Burgernomics – A Bite Sized Look At Currency Rates

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If you like your economics in bite-size chunks, the new Big Mac currency index has been served up by The Economist magazine.

The index was started in 1986 as a humorous way of looking at foreign currency exchange rates.

Nearly two decades later, the index is included in economics text books and has triggered 20 or more academic papers.

The idea behind the index is if the prices of identical goods in different countries are compared, in theory the prices should eventually equalise.

The fact that they do not is a guide to the exchange value of a currency.

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Comparing burger prices

The index is worked in four major comparison currencies – the US dollar, British pound, Chinese yuan and the euro.

According to the index, the price of a Big Mac in Britain is £2.89 – making that figure the base comparison for the rest of the world.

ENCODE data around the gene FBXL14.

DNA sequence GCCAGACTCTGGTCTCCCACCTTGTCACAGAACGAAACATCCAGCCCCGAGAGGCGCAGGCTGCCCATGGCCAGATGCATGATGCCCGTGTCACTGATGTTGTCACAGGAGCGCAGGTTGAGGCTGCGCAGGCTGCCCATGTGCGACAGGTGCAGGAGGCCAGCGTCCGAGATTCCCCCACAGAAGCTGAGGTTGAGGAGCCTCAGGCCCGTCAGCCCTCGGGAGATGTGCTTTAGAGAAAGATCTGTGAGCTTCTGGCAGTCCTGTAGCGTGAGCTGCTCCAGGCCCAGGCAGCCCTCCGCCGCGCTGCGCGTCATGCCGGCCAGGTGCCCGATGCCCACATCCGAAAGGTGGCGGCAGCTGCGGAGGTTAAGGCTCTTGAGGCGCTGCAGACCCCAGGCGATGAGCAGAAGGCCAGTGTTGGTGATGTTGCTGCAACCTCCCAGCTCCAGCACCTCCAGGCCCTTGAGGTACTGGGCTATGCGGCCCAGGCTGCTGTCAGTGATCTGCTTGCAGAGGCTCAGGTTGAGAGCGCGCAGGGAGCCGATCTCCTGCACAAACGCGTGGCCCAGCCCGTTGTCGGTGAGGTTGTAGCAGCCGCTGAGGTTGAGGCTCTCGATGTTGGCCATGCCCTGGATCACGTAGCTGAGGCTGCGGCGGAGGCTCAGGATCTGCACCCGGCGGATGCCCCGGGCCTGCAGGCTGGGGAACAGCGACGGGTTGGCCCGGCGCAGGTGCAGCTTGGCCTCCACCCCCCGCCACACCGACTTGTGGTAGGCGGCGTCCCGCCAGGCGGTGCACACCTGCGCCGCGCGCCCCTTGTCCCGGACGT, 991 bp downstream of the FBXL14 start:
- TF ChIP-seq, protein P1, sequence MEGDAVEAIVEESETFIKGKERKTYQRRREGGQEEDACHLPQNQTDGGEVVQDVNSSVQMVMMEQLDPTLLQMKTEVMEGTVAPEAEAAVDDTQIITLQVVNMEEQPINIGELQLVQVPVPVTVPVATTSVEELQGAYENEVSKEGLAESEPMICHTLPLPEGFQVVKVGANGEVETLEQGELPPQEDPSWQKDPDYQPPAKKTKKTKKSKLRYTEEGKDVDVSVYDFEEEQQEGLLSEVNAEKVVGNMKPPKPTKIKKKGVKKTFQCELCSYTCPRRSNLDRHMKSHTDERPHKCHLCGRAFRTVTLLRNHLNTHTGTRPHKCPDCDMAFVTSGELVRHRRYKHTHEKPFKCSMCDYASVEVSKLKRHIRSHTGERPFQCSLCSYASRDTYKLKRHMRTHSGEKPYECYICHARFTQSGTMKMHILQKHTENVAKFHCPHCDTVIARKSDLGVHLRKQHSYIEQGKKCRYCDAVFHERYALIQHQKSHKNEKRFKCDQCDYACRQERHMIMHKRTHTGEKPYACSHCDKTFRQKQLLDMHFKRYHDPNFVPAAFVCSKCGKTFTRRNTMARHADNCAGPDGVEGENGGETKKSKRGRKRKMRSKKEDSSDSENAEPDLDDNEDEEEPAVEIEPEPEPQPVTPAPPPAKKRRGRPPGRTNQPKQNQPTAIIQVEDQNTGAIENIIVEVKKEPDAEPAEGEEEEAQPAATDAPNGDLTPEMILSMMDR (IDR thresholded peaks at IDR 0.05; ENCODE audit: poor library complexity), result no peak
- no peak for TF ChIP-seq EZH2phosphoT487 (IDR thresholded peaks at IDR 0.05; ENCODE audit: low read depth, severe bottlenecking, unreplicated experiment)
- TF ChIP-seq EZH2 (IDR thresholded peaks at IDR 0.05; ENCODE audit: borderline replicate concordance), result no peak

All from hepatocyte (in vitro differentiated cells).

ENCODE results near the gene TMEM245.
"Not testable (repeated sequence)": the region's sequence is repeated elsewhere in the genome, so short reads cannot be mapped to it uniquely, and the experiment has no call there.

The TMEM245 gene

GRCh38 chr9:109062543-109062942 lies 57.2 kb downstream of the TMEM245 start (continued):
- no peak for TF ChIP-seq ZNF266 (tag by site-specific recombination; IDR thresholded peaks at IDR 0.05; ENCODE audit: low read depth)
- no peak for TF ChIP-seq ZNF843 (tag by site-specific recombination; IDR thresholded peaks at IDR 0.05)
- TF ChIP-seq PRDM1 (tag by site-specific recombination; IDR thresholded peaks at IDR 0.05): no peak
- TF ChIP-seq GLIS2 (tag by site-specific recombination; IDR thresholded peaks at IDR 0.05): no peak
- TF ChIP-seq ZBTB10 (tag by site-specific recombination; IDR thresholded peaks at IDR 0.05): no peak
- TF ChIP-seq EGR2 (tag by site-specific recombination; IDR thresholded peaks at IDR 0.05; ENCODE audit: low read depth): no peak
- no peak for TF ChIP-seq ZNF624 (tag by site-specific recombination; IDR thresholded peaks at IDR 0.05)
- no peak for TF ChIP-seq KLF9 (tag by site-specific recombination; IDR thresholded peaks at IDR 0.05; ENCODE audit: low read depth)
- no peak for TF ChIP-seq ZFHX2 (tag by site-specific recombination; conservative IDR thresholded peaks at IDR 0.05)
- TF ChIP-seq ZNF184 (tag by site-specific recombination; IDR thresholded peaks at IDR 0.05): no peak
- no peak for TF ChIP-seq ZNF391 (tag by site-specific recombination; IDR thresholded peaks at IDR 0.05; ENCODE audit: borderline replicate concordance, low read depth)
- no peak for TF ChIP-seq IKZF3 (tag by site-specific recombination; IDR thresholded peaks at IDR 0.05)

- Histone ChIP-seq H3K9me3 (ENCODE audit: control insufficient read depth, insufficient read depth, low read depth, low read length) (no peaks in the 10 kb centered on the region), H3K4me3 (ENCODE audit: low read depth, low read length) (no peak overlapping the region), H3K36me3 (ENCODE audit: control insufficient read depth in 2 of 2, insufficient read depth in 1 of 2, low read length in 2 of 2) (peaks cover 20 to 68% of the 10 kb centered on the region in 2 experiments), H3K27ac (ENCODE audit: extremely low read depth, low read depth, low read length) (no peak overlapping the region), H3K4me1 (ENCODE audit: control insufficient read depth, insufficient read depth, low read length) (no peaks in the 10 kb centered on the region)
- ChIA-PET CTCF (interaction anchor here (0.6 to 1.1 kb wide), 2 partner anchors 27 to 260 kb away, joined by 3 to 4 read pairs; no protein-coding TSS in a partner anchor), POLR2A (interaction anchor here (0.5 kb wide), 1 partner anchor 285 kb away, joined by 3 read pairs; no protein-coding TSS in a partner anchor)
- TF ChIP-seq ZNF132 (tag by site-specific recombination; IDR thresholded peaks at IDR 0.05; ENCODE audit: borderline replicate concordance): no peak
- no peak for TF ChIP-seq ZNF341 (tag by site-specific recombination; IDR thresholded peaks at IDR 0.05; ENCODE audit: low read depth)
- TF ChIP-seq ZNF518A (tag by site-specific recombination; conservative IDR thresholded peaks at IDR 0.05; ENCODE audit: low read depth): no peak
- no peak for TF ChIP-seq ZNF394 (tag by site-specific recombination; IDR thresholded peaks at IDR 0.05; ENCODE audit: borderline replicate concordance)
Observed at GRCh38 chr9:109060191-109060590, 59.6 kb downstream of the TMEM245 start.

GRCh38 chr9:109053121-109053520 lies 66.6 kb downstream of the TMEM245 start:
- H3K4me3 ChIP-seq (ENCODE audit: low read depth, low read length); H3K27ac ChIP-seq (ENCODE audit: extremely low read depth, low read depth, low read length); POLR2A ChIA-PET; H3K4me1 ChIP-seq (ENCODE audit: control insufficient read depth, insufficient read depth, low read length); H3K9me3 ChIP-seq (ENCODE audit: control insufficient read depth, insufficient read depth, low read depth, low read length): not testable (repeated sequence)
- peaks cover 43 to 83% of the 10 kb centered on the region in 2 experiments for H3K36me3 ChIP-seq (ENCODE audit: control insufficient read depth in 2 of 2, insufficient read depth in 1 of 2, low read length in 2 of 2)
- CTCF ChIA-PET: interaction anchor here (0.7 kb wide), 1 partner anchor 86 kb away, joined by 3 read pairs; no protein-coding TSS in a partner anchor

If a Big Mac costs more than £2.89 in another country, then that nation’s currency is overvalued against Sterling, while if the price is less, the currency is undervalued.

For example, a Big Mac costs £3.17 in the US, which according to the index, makes the US dollar 9.7% overvalued against Sterling and although the actual exchange rate is $1.51 to the pound, the implied rate is the dollar should be $1.66 to the pound.

However, in Indonesia a Big Mac is £1.48. This suggests that the Indonesian rupiah is 48.8% undervalued against the pound and the implied exchange rate is 9667 rupiah to a pound rather than the actual 18864 rupiah to the pound.

McDonald’s profits plunge

“Comparing the price of a Big Mac was never intended as an accurate measurement of currency misalignment,” said a spokesman for The Economist.

“It started as a fun way to make exchange rate theory easier to understand.

“The conclusion would normally be burger prices in poorer countries would be cheaper than those in richer ones because employees are paid less, but the index shows this is not generally so.”

Meanwhile, the latest profit figures from McDonald’s, the chain that sells the Big Mac, have plunged 15% while sales are down 7%.

Annual net income was down to $4.7 billion, making 2014 one of the worst years in the company’s history. Global sales fell to $6.5 billion compared to $7.1 billion in 2013.

Forecasts expected sales of $6.7 billion.

The company blames increasing competition from other chains biting into market share for the financial problems.

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